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This set of essays by Cinelle Barnes reflects her journey from her childhood in the Philippines to her arrival in the U.S. and the subsequent challenges she faced navigating life as an undocumented teenager and adult. Life was difficult as she struggled to find work, make a living, and survive. Her story is emotional, painfully so, and the ghosts of her experiences I expect will never leave her and won’t set her free. It’s difficult to articulate, but at times I felt she almost drowned in herself and through her therapy was able to come out on the other side - thankfully. Having read Sonia Sotomayor’s My Beloved World immediately before this book, I was struck by the different approach each woman takes to  handling issues of race. Not taking anything away from this author's lived experience, I was not wowed but the writing style - its basic and sometimes mundane language was a surprise. To enjoy a book means to savor the texture of language through which a riveting and absorbing story is told and, unfortunately, this did not happen here - I had hoped for so much more. Thanks to NetGalley and the publisher for the opportunity to read and review this book.
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Having loved Cinelle Barnes’s first book, Monsoon Mansion, I may have had too high of expectations with this one. Some sections and chapters flowed effortlessly and some felt halting. Broken up. Some of the sections just get really forced or haphazard to me. I get that a lot of this may be due to it being nonfiction like Monsoon mansion but about Cinelle’s time here in America. If someone enjoyed Monsoon, they should read this to learn more about the author however it doesn’t feel as cohesive as her other work.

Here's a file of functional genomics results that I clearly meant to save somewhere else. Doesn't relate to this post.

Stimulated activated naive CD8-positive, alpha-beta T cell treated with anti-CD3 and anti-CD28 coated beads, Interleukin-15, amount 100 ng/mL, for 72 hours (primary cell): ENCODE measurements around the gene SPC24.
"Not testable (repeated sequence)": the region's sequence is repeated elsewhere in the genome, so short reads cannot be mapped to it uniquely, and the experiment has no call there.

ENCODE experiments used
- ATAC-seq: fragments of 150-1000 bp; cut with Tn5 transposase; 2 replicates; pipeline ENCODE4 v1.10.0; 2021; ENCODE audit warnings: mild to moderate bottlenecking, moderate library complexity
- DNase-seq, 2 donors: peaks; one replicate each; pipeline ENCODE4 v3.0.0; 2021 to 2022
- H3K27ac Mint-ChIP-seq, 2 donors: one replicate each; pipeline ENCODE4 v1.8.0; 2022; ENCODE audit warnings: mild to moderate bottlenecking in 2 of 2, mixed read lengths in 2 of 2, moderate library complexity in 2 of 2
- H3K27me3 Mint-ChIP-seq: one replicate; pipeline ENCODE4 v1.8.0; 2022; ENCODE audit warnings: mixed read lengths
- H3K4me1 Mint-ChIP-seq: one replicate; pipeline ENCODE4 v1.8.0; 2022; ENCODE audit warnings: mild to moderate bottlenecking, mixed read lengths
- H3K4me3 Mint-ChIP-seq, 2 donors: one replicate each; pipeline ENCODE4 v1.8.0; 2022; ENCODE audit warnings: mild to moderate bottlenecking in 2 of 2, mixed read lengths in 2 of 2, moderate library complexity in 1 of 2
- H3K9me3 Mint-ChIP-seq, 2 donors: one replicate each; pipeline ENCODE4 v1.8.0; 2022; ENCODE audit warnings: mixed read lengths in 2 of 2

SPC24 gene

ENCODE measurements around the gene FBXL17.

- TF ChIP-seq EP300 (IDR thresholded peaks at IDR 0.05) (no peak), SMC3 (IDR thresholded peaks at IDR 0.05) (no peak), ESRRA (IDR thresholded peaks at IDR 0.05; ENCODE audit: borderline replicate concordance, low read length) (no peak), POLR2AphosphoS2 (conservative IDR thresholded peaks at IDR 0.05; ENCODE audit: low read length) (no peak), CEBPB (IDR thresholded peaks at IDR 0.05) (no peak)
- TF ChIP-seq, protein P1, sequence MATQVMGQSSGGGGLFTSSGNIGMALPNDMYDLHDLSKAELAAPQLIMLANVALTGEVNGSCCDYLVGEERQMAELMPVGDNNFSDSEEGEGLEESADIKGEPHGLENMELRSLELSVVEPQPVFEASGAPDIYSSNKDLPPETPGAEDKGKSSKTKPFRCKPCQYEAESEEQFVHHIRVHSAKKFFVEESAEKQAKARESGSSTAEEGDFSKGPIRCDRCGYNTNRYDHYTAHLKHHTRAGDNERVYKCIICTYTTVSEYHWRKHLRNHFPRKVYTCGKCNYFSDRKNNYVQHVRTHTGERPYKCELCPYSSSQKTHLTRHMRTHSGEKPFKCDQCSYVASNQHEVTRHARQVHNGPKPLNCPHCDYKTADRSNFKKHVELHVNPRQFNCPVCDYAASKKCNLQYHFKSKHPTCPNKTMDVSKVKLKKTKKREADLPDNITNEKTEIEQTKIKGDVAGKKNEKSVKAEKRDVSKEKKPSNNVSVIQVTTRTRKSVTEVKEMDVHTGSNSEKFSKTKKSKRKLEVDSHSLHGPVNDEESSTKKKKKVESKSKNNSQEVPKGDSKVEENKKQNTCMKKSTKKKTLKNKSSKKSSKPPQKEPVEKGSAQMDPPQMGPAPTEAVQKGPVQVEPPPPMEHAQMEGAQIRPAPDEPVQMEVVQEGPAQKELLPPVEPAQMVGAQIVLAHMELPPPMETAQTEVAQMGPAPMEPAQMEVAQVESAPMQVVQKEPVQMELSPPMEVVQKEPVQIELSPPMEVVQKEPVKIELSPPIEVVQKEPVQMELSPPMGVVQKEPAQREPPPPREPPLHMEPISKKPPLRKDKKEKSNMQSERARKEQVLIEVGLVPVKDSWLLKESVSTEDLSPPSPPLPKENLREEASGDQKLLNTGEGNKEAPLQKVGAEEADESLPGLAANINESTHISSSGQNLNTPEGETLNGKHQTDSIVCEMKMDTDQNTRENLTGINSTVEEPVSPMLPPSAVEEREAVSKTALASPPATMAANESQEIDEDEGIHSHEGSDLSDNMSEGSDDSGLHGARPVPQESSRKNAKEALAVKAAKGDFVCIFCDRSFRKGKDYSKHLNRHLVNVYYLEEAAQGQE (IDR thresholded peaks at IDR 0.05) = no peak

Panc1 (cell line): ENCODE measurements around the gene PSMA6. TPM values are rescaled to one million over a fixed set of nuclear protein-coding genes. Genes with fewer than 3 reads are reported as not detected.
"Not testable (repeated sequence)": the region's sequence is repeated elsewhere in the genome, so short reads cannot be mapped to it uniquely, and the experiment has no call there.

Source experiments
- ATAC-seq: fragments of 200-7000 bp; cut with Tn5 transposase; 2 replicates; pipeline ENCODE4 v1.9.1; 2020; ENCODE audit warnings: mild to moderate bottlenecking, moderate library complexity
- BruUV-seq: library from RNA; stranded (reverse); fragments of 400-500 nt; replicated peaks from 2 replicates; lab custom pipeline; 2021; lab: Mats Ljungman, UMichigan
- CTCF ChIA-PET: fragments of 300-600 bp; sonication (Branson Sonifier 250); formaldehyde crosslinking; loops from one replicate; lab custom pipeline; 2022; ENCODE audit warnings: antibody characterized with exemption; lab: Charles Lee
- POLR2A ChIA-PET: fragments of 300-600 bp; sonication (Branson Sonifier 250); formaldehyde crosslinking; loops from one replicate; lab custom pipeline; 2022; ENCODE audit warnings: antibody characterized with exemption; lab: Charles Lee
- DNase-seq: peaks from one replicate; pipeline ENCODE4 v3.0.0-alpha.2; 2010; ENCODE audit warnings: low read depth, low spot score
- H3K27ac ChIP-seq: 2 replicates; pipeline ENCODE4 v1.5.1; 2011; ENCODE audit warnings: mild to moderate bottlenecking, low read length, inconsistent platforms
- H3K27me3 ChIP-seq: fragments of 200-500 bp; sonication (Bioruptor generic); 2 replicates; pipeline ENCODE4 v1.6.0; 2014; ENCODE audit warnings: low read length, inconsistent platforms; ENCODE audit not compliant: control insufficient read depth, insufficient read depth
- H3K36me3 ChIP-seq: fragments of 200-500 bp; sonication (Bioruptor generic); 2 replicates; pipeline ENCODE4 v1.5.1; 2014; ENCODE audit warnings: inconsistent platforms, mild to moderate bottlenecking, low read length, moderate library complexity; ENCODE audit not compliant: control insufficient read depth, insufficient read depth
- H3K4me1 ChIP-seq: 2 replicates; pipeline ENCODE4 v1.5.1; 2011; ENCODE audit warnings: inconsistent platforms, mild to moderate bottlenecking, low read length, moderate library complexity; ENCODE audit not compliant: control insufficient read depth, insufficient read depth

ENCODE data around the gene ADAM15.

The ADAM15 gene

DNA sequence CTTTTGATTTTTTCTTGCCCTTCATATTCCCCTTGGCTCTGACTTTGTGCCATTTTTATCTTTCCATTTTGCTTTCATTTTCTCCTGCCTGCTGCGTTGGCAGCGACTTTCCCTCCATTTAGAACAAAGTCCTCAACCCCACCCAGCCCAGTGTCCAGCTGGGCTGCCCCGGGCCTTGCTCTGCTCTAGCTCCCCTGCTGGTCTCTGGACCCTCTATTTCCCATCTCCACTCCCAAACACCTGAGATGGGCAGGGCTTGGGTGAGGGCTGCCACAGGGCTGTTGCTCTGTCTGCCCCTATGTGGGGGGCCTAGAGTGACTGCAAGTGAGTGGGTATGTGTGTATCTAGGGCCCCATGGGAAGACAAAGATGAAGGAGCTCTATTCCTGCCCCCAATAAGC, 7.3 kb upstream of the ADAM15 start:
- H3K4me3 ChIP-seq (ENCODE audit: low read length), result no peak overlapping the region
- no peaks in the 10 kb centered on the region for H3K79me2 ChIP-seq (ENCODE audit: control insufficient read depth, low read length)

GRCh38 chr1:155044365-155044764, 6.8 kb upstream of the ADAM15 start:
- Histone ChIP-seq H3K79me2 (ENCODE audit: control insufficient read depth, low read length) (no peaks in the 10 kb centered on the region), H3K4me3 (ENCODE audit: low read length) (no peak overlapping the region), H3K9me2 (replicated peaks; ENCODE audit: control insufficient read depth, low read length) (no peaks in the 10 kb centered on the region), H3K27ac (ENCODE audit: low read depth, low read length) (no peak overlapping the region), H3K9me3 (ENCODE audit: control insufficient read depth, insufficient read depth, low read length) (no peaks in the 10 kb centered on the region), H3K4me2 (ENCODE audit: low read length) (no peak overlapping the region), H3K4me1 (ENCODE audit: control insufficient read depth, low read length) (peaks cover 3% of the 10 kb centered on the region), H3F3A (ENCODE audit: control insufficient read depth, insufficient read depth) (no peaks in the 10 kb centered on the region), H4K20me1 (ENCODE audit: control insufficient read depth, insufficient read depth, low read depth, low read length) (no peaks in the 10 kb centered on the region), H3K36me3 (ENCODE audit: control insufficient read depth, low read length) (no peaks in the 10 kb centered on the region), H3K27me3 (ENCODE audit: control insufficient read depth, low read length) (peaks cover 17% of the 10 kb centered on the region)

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The author has a good story and she knows it. While her writing is clear and engaging, I kept feeling like I was missing important details. I preferred her earlier work which I thought held together in a more substantial way. I found myself wishing that it was in essay or short story form rather than a whole book.
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I really enjoyed reading these essays. Cinelle Barnes is a writer who reaches into her gut to pick apart her harrowing life experiences and to show how it affected her adult outlook, her relationship to her parents, and her interactions with a country that considered her legally undocumented for several of her formative years. This is a must-read for anyone interested in true-life immigrant stories.
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Cinelle Barnes crafts a beautiful collection of essays on personal and national freedom in this stunning collection. A Filipina immigrant who was adopted by an American family as an early teen, Barnes has an interesting and unconventional history - for more on that, see her debut memoir Monsoon Mansion. These essays capture many notions of freedom in all the ways we can be free and unfree. She discusses the precarious and under-the-radar life of living undocumented in this country; the jobs she worked as a house cleaner, a clothes washer, and a nanny with her family and other Filipina immigrants, who she felt put their hopes of an American dream on her shoulders. She speaks of how dance and its deep, physical, emotional, tribal feeling freed her body. Barnes has a gorgeous writing style and blends elements of psychology and sociology in her essays, adding another level of the study of what it means to be free.